Andrea Dunlop is the author of Losing the Light, Broken Bay, and the new novel She Regrets Nothing which comes out today. Her latest is the story of a young woman who discovers a wealthy family that’s been kept from her and decamps to New York to join them, reawakening a long-buried family scandal in the process. It’s a slyly feminist tale of class, family, lust, and betrayal that’s been named a must-read book of 2018 by Town & Country, InStyle, Redbook, Elite Daily, and others. Andrea has spoken at writing conferences all over the country and is a proud member of Seattle 7 Writers, a collective of Pacific Northwest authors supporting books and literacy. Here, she shares her 5 Rules For Life, in her words.
Make Time for What Matters
When people talk about to me about their writing aspirations, there’s something I hear over and over: “I’d love to write a book, I just don’t have time.” The reality is, we’re all busy. In fact, we’ve made busyness a kind of virtue in our culture, which is something I think we should all be questioning. It’s so easy to get sidetracked—social media, the endless cascading crises of the news cycle—that I think we’re often unaware how much time we waste on a given day; making it more a matter of prioritizing properly than time. This goes right along with people who say “Maybe I just need to quit my job so I can write my novel”. This might sound nice as a fantasy but would cause most people to have a nervous breakdown in practice. For most of my adult life, I wrote for an hour in the morning before work and that was all I had time for. Committing to that hour helped me get my first novels written, and eventually published. I think this holds true whether it’s a side hustle you want to grow, a hobby you love, or a volunteer project that you want to commit to; if it really means something to you find a way to carve out time for it.
Let Your Habits Do the Work
After I graduated college, I was working a demanding publishing job and had a social life that kept me out late most nights (I was a twentysomething in New York!)—unsurprisingly, my writing stalled out. I realized that if I didn’t write routinely, I didn’t write at all. I had the same revelation about exercise around this time. I played tennis growing up and in college. When I no long had a coach telling me where and when to exercise and teammates to hold me accountable, it was really easy to let it lapse. Writing and working out have a lot in common in that they work best if done regularly and if you rely on will power alone, you’ll burn out fast. Will power is great for getting into a new routine, and you can rely on discipline to stick to it long enough to make it a habit. But once it’s a habit, it takes so much less effort. I’ve written first thing in the morning for years; now I just feel weird when I don’t.
Important Stuff First (with Coffee)
On that note, I’m not one of those crazy people who just naturally loves getting up early (I’m married to one and I still don’t get it). I have, however, over the years taught myself to be something of a morning person. Habits are more likely to stick if you make them as easy as possible, and mornings are still the easiest time for me to write. Before hopping on email or checking social media, I try to get in a couple of hours of undistracted work. I started this habit out of necessity when I was working a nine-to-five, but as a freelancer, it’s just as crucial because I’m the only one keeping myself accountable on a day-to-day basis, and myself is a lot more disciplined about resisting the lure of distraction first thing in the morning. The great thing about planning on accomplishing something in the morning is that even if the rest of the day goes to hell, you’ve already checked your most valuable thing off the list.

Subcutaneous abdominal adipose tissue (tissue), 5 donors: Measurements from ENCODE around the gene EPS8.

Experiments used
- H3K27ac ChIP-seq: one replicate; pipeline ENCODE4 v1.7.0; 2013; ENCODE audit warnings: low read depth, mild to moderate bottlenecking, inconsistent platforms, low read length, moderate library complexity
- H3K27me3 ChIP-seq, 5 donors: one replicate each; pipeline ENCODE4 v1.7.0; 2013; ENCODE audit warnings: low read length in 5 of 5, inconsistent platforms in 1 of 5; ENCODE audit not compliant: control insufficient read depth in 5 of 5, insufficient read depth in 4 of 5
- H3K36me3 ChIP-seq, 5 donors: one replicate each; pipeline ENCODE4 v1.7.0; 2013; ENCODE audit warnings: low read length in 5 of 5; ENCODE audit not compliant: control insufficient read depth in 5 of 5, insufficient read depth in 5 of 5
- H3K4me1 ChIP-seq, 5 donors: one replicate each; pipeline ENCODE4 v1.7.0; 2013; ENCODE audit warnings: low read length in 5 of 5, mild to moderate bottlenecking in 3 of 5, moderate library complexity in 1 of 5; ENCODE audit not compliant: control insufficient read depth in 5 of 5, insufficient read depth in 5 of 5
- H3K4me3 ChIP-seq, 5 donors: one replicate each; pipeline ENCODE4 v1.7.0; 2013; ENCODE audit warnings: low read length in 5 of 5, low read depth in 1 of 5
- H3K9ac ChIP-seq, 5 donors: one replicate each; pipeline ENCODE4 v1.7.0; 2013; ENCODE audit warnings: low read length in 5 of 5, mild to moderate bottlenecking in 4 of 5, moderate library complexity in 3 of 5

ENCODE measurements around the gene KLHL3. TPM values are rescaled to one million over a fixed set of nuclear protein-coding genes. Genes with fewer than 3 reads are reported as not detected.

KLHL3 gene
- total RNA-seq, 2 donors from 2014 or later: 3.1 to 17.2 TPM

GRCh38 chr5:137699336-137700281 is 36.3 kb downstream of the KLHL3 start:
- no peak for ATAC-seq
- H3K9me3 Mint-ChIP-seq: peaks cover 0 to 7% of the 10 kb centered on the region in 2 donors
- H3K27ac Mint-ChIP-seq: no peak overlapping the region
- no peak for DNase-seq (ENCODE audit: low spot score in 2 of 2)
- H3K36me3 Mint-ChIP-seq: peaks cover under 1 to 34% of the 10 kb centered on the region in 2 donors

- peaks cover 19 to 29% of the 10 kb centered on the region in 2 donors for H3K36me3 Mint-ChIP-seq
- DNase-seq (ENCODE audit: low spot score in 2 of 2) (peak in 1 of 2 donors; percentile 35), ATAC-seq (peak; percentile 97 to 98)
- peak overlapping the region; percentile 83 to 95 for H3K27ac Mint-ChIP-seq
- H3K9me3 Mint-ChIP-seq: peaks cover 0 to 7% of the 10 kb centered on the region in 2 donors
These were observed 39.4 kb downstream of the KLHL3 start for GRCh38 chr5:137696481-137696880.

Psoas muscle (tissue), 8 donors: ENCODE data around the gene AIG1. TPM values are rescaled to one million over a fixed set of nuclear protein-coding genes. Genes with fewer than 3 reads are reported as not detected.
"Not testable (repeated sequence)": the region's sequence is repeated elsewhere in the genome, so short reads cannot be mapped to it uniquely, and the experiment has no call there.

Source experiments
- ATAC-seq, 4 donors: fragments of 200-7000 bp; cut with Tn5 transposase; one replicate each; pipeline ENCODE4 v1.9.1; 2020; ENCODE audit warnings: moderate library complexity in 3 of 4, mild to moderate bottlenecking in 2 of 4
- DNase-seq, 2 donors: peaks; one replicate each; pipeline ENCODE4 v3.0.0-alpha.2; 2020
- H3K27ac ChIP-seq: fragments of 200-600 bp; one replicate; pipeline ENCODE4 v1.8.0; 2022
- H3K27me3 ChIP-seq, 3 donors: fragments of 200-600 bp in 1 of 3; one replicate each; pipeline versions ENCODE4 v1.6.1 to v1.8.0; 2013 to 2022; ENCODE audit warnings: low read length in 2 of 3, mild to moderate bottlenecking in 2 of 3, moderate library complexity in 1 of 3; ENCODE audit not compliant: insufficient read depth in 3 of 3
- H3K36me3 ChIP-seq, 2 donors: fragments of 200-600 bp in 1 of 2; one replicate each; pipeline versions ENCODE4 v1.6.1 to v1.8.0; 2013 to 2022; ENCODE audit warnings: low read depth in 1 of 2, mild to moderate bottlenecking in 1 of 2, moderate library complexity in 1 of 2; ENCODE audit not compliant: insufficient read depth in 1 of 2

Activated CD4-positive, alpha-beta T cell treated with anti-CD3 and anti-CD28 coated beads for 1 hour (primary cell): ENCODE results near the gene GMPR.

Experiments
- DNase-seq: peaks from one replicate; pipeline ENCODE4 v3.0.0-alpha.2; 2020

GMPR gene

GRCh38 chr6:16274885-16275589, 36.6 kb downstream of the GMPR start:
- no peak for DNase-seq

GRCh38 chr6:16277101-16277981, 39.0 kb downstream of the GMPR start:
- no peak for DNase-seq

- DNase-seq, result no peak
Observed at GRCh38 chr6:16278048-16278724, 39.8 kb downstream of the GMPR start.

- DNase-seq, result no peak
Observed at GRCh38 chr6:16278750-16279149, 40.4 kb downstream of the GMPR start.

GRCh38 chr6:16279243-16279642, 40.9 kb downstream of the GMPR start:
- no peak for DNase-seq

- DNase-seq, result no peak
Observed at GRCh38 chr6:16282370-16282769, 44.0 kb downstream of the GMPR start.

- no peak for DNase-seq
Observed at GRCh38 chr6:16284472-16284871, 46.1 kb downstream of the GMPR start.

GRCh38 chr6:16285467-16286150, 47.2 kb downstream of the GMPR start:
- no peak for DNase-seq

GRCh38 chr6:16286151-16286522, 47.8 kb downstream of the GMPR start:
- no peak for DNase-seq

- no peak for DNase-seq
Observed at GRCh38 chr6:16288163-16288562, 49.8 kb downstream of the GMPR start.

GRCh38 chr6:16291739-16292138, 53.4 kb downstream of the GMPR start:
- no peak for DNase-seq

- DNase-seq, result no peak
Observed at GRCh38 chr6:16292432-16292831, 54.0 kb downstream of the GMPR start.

You’ll hear many writers who’ve met with some success talk about how much rejection they encountered before getting anywhere. Persisting through years—sometimes decades—of disappointments is a hallmark of my profession, but it’s applicable to all of life. The road to writing success is long, and your ability to withstand the low points—whether it’s getting rejected by every agent you queried, not getting a book deal, having a book that doesn’t sell as well as you’d hoped—is crucial, or else you’ll just give up. Whatever your goals are in life, resilience is a key ingredient to reaching them. Everyone encounters setbacks, and greatness—however you define it—necessitates bouncing back from tough blows.
Goals Matter, but People Matter More
Goals are wonderful: they can give you a sense of purpose and big accomplishments can add meaning to your life. But beware forsaking your personal life in order to meet them. The trouble with being ambitious is that the moment you reach one goal, the bar tends to move higher and a new goal appears: meaning that as a driven person, you could spend your life chasing the next thing and the next. We often laud people who accomplish a lot and earn a lot of money, but who’ve left untold personal wreckage in their wake (Steve Jobs comes to mind). Ambition is wonderful—and it should be embraced—but valuing the human beings around you matters more to your happiness and more to the wellbeing of the world than what ends up on your resume.
Thanks, Andrea! Stay tuned for more Five Rules installments.
“Five Rules,” is a series on Rouge18 in which I ask others to share their five rules for life about anything and everything. You can learn a lot about a person by reading which five things govern their actions, no?